Due to the short time frame in taking possession of the boat, we can’t stop working on things. Today’s “To-Do” list consists of cutting open the extracted secondary fuel filter to examine it for rust and then beginning the search for some place to keep her, long-term.
Normally I’d use a hacksaw to open the fuel filter but since I lack one of those, it’s going to be a Dremel tool with a cutting wheel on it. This should be an interesting experience.
Basically, I’ll be cutting the end off of it (the end facing us in the picture) and then examining the side of it we can’t see, that’s close to that center (big) hole. I’ll be mainly looking for rust, but also examining it for any other oddities that might indicate that things were in the fuel that shouldn’t be, and that they were making it into the engine.
After that will come phoning around to the various marinas looking for a place to keep our new boat. This is about as easy as finding on-the-street parking in New York City. I had hoped the search would be made a bit less difficult by easing COVID restrictions but, unfortunately, yesterday had the restrictions tightened. Still, there’s nothing to do except keep on plugging away.
We’re following multiple lines of attack on this problem, though, ranging from sub-leasing moorage from someone who is intending on being away for a bit, to joining yacht clubs (which isn’t a bad idea all on its own). We’ll see what comes of it all!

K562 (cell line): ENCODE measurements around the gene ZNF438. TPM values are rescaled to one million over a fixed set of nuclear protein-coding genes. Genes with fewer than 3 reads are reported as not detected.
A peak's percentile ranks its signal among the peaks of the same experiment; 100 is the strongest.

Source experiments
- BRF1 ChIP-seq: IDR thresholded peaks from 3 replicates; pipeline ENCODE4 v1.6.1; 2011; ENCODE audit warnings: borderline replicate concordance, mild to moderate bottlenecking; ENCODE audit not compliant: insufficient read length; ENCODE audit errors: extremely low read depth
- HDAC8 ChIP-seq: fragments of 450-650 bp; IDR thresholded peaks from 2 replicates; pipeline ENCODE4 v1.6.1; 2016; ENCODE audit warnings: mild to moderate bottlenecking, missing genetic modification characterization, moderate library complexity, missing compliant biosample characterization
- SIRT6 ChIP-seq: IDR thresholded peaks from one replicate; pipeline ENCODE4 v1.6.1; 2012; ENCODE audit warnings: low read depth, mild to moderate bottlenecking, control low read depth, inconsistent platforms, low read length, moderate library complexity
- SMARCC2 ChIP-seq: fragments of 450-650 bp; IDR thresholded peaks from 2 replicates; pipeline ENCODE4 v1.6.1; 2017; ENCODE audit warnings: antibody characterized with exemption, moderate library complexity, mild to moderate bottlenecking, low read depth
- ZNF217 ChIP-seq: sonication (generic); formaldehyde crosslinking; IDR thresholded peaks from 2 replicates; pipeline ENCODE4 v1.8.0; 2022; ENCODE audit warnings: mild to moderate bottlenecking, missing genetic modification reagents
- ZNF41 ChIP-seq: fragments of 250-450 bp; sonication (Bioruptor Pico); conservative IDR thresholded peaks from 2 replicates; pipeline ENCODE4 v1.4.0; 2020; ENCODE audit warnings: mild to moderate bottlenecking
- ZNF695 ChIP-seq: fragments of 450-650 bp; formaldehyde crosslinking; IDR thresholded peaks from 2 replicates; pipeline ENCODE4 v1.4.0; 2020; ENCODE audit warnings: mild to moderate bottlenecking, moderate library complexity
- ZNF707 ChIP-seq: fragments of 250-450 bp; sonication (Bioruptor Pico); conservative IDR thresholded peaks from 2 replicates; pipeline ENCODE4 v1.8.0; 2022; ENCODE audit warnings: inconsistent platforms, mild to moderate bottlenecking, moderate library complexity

Tomorrow, the boat will be hauled out of the water so that it’s sitting high and dry for the marine inspection (which I intend to attend) on Friday. Later Friday, it will be refloated and then the current owner will be taking it back to its home port at the Vancouver Rowing Club. Some time next week will be the sea trial in which we get to see how well she actually sails and operates in the “real” marine environment.
And then there’s paying for all these inspections. The mechanical inspection yesterday cost us approximately $800.00. Tomorrow’s marine survey and haul out will come to about $2,000.00, and we’re out that money even if we decide against buying the boat. Darn boat is expensive even before we own her!